Wednesday, June 20, 2018

album review: 'EVERYTHING IS LOVE' by the carters (jay-z & beyonce)

You'd think this would feel bigger.

That's been the thought that's lingered in my mind for the past few days in the wake of the surprise album from Jay-Z and Beyonce,  their first as a couple and already hailed by some as the triumphant conclusion to a multi-year arc where hip-hop's most notable power couple lay their grievances to rest and celebrate their love amidst overflowing stacks of money and fine art...

Huh, maybe that's what's it, the larger culture and especially the younger generation unable to relate to the dizzying heights of Jay's business ventures and wealth that they've given up and stopped paying attention altogether. I'll freely admit that was a major niggling issue that ran through my coverage of 4:44, but it has run deeper, with numerous black publications and essays being circulated on how in the larger American class war Jay and Beyonce wound up on the wrong side. And that's not to take away from their success or even their cult of personality - both are great artists and I really do love both Lemonade and 4:44 - but it's been increasingly difficult to overlook how said cult of personality has been assembled through black artistic associations that aren't their own, or that for as much as Jay has sought to pass along aspirational advice or for those to bask in Beyonce's mere presence, it's always come with a hefty price tag. And yet for me it's always been the more grounded and human moments of their relationship that's pulled me back, when the pinnacle has fractures or outright collapses that we have actual stakes in the drama. So yeah, I wasn't exactly lining up for the victory lap that some have said EVERYTHING IS LOVE represents - they rented out the goddamn Louvre for their video, for god's sake - but again, they're both great artists, I had the hopes this would be at least good. So what did we get?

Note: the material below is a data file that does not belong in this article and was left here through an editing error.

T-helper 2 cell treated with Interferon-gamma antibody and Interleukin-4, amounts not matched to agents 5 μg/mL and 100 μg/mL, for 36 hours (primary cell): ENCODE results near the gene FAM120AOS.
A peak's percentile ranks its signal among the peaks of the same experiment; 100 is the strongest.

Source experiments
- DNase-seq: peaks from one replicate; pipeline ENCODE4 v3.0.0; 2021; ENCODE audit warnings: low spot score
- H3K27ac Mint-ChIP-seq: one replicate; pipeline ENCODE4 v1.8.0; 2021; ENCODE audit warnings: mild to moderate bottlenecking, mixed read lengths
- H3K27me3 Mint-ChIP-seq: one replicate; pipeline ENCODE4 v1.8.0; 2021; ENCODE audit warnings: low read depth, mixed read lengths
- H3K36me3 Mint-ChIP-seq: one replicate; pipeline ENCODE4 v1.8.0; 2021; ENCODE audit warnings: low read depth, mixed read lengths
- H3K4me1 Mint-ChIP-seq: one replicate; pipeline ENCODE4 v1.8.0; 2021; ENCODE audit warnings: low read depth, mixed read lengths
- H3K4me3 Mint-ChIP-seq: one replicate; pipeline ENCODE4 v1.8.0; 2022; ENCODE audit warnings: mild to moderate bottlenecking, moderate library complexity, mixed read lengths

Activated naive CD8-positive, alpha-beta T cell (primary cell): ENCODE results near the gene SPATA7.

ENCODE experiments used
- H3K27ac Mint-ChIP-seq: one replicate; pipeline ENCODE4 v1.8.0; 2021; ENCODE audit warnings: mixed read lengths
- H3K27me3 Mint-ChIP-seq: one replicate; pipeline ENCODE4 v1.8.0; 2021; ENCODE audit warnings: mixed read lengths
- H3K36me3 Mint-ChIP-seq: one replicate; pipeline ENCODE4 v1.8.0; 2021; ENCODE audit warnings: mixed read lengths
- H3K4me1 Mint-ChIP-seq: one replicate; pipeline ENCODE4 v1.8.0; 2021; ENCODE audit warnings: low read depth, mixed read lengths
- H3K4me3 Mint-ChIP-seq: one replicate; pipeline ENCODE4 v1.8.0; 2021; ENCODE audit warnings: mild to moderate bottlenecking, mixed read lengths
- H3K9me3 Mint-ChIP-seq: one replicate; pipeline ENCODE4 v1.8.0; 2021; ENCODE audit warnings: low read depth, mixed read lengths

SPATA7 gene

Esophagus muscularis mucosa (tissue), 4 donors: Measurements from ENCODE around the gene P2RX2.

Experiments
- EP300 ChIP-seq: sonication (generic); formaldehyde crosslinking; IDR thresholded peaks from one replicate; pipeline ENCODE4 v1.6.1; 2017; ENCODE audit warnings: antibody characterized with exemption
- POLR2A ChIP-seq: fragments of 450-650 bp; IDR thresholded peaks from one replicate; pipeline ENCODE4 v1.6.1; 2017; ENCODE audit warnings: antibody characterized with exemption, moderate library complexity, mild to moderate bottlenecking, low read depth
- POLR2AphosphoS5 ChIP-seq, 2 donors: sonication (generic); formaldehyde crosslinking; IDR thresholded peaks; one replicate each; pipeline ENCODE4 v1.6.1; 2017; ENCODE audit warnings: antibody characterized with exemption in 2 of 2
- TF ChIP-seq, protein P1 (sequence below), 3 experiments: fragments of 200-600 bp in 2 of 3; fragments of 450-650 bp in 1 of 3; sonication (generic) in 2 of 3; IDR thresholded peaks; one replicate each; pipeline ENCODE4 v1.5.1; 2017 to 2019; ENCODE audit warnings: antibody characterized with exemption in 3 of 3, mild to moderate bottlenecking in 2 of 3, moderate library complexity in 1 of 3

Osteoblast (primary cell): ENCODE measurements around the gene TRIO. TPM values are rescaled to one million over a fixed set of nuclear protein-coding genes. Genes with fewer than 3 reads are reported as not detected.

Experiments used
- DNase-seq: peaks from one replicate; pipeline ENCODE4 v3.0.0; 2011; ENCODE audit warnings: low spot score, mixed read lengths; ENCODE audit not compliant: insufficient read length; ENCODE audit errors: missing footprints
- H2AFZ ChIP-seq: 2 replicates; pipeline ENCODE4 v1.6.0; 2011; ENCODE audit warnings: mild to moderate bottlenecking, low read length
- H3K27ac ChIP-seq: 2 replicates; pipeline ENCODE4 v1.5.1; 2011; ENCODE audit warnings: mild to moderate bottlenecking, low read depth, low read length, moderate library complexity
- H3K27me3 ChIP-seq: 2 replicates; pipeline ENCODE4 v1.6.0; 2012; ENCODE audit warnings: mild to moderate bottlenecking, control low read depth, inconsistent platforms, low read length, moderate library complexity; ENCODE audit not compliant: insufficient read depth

Well, I'll say this outright: if you're enamored enough with the Beyonce/Jay-Z cult of personality that you're willing to accept them making a lightweight victory lap record that barely even attempts to have the insight or heft of previous releases in favour of autotuned triplet flows and trap production... you might enjoy this. But to be blunt, it's hard for me to consider this anything more than Magna Carta Holy Grail Pt. 2, an inconsequential follow-up that relies more on legacy for any gut punches or flair while parroting modern styles that do very little to flatter either artist. And it lends evidence to why EVERYTHING IS LOVE is not being as celebrated: it's not nearly as good.